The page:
Monday, 18 February 2013

Scanning Old 4 x 4 Super Slides — Part 2

Following on from the last post on 4 x 4 cm superslides, I scanned those in glassless plastic mounts in the Epson V500’s frame for 5 x 5 m (2” x 2”). For the transparencies I removed from edge-bound glass mounts, I left the thin paper or foil mask around them. For those I removed from the glazed plastic mounts, I simple dropped them onto the bed of the scanner, fully expecting to see Newton rings. But I didn’t and so carried on.

One problem I did have early on with the V500 was sometimes getting purplish-pink vertical lines on the scans. A quick Google search showed this problem is caused by dirt on the first few inches of the scanner bed. A good clean of this area was the answer; cleaning the area to be scanned was not sufficient.

At the outset I set out what I was trying to achieve. I did not want to have to scan these transparencies ever again. Therefore, I decided to scan at a resolution that would yield a reasonable-sized print in the unlikely event that I would want a print. Most of my old photographs are viewed either on the iMac screen, iPad, or on the television either as HD video or DVD.

I decided to scan at 3200 dpi. Printing at 300 dpi would give me a 15” x 15” (38 x 38 cm) print from these superslides.

Incidentally, I have found a lot of utter rubbish written about the scanning capabilities of the Epson V500 on internet fora. Some people have claimed (without providing any evidence, visual or historic) that the maximum ‘optical’ or ‘hardware’ (i.e. non-interpolated) resolution is about 2400 dpi and that anything above that is interpolated. However, the Epson website clearly states that the optical resolution of the V500 is 6400 dpi.

I did actually check that I was getting better resolution at higher dpis by enlarging in Photoshop the scans at 1200, 2400 and 3200 dpi to the same size (in cm) as that reached at 4800 dpi, with all set to 300 dpi. I then cropped a small area of detail from each, copied them to an A4 sheet and printed them on glossy paper. Resampling for the enlargements was kept at bicubic throughout. My argument for doing this check was that if 2400 were the maximum optical resolution, then scans at 3200 and 4800 should appear no better since they would have been resampled in scanner. In fact, at this enormous final size (nearly 2 feet or 60 cm square) there was a discernible difference on the printed output. 1200 dpi, not surprisingly, gave the poorest resolution since interpolation to the final size was greatest. Both 3200 and 4800 dpi were sharper than 2400 dpi but I really could not separate 3200 and 4800. Clearly though, 2400 is not the maximum optical resolution in this scanner.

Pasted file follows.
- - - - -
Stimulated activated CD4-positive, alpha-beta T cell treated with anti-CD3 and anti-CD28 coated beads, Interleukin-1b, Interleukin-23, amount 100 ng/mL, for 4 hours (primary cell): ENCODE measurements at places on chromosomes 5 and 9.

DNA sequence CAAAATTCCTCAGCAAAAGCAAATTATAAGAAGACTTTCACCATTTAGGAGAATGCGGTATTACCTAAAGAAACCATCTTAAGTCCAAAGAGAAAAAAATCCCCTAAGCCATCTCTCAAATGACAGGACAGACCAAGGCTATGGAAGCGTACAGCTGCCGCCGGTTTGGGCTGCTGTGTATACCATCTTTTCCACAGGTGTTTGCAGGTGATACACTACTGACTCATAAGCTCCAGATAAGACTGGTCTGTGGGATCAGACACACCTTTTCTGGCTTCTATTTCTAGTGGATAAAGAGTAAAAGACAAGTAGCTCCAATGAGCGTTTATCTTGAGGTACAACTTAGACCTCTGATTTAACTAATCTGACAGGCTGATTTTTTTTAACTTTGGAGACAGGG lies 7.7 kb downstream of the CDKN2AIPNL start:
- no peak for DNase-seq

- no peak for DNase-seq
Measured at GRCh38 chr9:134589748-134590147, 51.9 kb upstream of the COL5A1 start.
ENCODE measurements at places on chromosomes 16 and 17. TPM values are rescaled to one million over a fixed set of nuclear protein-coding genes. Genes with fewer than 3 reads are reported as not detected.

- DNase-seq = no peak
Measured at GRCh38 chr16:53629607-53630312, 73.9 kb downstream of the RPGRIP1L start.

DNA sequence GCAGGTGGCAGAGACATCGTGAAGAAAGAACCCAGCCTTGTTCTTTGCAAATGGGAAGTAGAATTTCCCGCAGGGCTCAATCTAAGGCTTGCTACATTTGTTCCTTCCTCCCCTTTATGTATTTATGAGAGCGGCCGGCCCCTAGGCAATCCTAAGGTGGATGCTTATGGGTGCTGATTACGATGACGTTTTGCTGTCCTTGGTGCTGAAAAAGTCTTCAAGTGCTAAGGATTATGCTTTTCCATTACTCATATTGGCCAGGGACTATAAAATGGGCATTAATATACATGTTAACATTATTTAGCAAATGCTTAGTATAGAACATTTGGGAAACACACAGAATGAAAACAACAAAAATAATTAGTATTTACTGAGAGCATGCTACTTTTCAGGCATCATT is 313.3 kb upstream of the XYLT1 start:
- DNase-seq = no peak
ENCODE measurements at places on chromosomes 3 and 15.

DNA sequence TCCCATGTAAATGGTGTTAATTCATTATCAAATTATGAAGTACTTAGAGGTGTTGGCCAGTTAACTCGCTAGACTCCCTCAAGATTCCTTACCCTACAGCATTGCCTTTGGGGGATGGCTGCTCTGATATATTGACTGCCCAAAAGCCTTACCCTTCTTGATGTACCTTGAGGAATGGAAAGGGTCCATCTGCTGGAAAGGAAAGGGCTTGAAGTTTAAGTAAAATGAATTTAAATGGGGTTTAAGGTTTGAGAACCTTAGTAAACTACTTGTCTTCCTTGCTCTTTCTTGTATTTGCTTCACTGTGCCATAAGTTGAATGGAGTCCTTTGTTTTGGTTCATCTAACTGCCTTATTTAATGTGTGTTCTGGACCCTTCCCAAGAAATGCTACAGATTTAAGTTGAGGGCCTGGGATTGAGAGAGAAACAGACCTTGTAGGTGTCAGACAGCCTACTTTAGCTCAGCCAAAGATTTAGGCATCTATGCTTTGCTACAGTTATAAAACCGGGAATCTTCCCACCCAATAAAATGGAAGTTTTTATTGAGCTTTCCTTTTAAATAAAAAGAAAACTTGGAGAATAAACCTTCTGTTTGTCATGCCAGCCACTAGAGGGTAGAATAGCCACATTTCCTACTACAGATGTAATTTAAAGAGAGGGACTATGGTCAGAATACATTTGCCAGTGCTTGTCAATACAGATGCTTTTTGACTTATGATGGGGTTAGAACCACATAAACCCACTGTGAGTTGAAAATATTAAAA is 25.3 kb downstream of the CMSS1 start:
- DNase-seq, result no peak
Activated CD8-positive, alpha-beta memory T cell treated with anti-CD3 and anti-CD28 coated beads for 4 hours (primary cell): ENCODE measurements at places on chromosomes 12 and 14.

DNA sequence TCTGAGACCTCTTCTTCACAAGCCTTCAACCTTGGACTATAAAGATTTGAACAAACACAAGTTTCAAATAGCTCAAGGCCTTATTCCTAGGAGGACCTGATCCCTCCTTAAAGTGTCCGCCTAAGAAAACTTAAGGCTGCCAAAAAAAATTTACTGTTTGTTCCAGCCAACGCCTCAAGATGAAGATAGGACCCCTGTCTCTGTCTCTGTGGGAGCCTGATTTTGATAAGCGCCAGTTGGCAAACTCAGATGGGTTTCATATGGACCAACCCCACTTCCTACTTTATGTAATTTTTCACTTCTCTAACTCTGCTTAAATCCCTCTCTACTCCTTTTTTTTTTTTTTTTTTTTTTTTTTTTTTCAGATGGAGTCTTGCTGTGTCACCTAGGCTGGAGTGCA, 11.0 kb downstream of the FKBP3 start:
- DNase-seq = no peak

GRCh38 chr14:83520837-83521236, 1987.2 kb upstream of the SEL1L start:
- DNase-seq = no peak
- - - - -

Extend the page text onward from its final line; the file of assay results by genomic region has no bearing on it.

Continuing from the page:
I should stress that these comparisons were made on a print at 300 dpi. Unfortunately, at screen resolution the small differences cannot be seen and so it is not worth trying to show the print in the space available in a blog post.

I scanned using Epson Scan software in ‘Professional’ mode. I compared in trials 24- and 48-bit but found no difference in output. So I settled on 24-bit, with a considerable saving in file size. I also tried various settings for unsharp mask, grain reduction, dust removal or digital ICE. Here is one comparison:

Slices of scans of the same slide scanned in the Epson V500 (Epson Scan software)
A. No additions
B. + Unsharp Mask - Medium; Grain Reduction - Medium; Dust Removal
C. + Unsharp Mask - Medium; Grain Reduction - Medium; Digital ICE
D. + Unsharp Mask - Medium; Grain Reduction - Medium; Digital ICE; Colour Restoration

For these old slides, I eventually settled on: Unsharp Mask - Medium; Grain Reduction - Medium; Colour Restoration and Digital ICE (Quality or Speed, depending on condition).

The .tif files generated (63+ MB) were imported into Aperture for final tweaking.

I said in the earlier post that my Superslides were either Agfacolor CT18 or Ektrachrome X. I shall return to CT18 in another post but there is no doubt that the Ektachrome X slides have been the better survivors overall. However, CT18 slides survived either extremely well or fared badly in relation to the development of a purple cast. There was nothing in between. By contrast, the Ektachrome X slides seemed to have survived with little or no colour degradation. I was not that keen on the colour rendition of Ektachrome X in the 1960s (a cold, blue film). The irony is that they look better after scanning and with some colour correction than they ever did in a viewer or projected on a screen.

I have been able to improve on the originals by using gentle manipulations in Aperture or Photoshop. Details have appeared from shadows, for example, while highlights can (sometimes) be held in check.

Finally, two scans of superslides taken with a Rolleiflex 4 x 4 in Macau in March 1966.
Macau. March 1966. Agfacolor CT18. Rolleiflex 4 x 4
A photograph extending from deep shadow to direct, sub-tropical sunlight
on the wall

Macau. March 1966. Agfacolor CT18. Rolleiflex 4 x 4